Ford Exec Tackles State Of Industry

November 18, 2006
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GRAND RAPIDS — Ford Motor Co. senior executive Dominic DiMarco was in West Michigan last week as part of the World Affairs Council of Western Michigan's Global Executive Briefing Series.

Recently appointed president of the company's South American division, in addition to his role as Ford's executive director of Canada, Mexico and South America, and former CFO for International Operations, DiMarco addressed the concerns of the company's local stakeholders during Tuesday's briefing and in an earlier interview with the Business Journal.

What can you say about the conversation that took place today, after months of delay, between the White House and leaders of the Big 3 automakers?

I will tell you that it's encouraging that the meeting took place; that the president found time in his busy agenda to meet with the leaders of the Big 3. The issues they were scheduled to cover affect not only the auto industry but the manufacturing industry in general, issues such as health care affordability and quality, currencies, commodity prices — steel, in particular — and energy security.

The fact that we had a dialogue is a very important first step. Hopefully, we'll be able to move on with the government in terms of educating them on what American industry is facing today in terms of its competitiveness. Just four years ago, steel prices were around $320 per ton; they're about double that today. Gasoline was about $1.30 per gallon; it's a dollar higher now, and was even higher in the $3 range.

These are issues the American consumer is facing that are changing preferences in the products they buy.

While health care often gets the most attention, it seems the federal government would be best suited for dealing with some of those issues, namely material costs and currency manipulation.

If a manufacturer is producing a large portion, or even some portion of its components in a foreign country, where the currency is maybe undervalued, that gives the industry in that country a competitive advantage when it exports those products to the United States. In dollar terms, the cost of those products becomes lower.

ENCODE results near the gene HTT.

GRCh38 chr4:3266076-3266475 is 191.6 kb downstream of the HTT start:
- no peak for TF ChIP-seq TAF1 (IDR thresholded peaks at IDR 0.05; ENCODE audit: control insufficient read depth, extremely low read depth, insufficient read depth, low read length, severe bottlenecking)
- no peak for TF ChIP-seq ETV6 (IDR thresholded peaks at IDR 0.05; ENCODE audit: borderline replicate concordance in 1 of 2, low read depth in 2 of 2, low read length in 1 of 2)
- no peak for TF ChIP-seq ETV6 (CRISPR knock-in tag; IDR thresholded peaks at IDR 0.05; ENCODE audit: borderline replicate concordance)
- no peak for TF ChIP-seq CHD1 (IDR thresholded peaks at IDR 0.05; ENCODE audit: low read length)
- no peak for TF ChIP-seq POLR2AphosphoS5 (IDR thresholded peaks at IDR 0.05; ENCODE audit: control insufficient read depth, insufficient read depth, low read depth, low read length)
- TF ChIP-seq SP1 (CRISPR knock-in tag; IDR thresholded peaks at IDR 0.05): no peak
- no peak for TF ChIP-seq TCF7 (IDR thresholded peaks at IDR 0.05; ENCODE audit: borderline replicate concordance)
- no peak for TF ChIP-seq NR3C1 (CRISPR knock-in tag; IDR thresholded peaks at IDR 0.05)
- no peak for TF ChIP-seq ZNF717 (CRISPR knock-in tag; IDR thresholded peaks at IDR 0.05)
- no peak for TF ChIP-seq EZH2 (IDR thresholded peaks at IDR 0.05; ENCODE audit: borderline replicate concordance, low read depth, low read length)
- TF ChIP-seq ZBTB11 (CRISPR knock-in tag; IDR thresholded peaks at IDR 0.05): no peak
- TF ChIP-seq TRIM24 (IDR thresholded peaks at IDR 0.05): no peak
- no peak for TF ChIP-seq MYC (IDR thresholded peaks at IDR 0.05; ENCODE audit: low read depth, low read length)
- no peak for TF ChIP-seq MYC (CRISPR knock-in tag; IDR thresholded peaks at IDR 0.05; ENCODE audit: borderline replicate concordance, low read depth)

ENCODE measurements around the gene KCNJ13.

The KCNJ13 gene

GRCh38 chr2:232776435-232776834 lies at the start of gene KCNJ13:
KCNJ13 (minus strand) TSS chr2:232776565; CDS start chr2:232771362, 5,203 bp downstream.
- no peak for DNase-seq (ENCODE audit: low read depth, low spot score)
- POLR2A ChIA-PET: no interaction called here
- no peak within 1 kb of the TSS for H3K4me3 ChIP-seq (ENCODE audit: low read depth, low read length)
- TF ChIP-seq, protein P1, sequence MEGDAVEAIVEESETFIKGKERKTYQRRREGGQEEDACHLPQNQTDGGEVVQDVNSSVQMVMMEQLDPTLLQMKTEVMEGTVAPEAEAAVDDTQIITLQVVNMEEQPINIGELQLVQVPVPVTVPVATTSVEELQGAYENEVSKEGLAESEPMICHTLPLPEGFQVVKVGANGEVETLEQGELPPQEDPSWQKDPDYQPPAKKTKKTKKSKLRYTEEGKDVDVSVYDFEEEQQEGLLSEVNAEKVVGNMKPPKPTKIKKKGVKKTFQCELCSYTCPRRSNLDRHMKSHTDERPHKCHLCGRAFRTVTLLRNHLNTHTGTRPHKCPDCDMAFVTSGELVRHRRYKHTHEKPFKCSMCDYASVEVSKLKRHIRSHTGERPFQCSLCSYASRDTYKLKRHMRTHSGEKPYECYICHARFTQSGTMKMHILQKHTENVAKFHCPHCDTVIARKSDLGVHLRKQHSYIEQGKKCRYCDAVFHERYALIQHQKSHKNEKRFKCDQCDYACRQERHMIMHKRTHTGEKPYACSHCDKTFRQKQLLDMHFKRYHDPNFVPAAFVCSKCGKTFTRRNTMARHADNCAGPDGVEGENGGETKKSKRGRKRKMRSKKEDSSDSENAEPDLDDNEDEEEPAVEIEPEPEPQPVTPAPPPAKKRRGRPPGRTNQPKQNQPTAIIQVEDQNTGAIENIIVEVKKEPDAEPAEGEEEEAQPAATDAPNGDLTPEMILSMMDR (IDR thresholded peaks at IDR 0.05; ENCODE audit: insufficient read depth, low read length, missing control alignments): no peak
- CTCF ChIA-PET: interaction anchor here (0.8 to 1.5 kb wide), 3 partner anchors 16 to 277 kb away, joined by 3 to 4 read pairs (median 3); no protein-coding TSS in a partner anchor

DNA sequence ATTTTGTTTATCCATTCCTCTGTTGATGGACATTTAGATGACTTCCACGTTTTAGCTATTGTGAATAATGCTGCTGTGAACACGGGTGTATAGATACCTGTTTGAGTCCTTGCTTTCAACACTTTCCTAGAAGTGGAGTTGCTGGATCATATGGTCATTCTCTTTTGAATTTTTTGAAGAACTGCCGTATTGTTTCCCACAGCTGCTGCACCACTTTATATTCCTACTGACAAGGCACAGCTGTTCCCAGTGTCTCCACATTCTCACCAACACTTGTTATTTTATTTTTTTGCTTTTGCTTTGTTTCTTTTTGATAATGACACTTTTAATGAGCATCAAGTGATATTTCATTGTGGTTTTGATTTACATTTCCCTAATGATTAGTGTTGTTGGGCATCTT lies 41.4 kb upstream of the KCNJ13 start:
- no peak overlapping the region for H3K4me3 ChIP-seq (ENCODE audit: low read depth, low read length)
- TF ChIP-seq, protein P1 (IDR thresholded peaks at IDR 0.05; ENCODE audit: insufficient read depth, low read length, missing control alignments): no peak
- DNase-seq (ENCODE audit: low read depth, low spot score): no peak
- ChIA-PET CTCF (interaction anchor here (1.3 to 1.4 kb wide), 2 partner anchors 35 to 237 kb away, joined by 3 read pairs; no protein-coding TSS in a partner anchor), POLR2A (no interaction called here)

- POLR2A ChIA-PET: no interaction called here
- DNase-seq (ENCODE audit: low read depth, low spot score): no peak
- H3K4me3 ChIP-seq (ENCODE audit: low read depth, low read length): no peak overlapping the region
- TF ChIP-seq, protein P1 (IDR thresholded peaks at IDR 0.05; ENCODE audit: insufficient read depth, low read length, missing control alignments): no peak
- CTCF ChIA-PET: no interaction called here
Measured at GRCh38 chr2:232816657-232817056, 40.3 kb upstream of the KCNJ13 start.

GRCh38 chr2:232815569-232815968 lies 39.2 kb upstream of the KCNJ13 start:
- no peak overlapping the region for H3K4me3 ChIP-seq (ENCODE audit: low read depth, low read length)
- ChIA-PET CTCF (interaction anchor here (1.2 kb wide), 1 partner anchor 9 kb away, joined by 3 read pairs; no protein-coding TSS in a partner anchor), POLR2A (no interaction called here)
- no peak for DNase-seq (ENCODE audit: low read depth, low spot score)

This has worked to benefit the profit margins of the Japanese automakers.

What's happening in South America and Canada

Our market share in Canada is growing and we may be up as much as a point of market share this year. In South America, we went through a very similar situation to what North America is now facing about five to seven years ago.

We were faced with a need to bring new and fresh product to the marketplace, to restructure our business and adjust our capacity. Those actions were taken, and Ford in South America is profitable today and our market share is growing.

The industry is very robust in South America right now — all the major markets and on the truck side. … One of the very interesting things about Brazil is you can drive up to any fuel station and fill up with either ethanol or gasoline. Over 50 percent of our vehicles there have FlexFuel technology; it doesn't matter what's in your tank. You can choose whichever costs less that day.

The government there decided it was going to push ethanol. It kept the sugarcane production high and poor people working, and made the country independent of oil from the Middle East. There are no large price increases.

Where will the Big 3 stand as the industry restructures itself?

The Big 3 represents 76 percent of our industry's employment. At Ford, we employ 38 people for every car we sell, compared to 18 at Toyota and 13 at Honda. ... This is the end of the Big 3 as we know it, and the beginning of the up-for-grabs Big 6. There is some thought that one or both of the American automakers might not make it out. I think that is overly pessimistic.

Look at the Apple iPod that's fast becoming a cultural icon — 10 years ago, investors and media had all but given up on Apple as a company.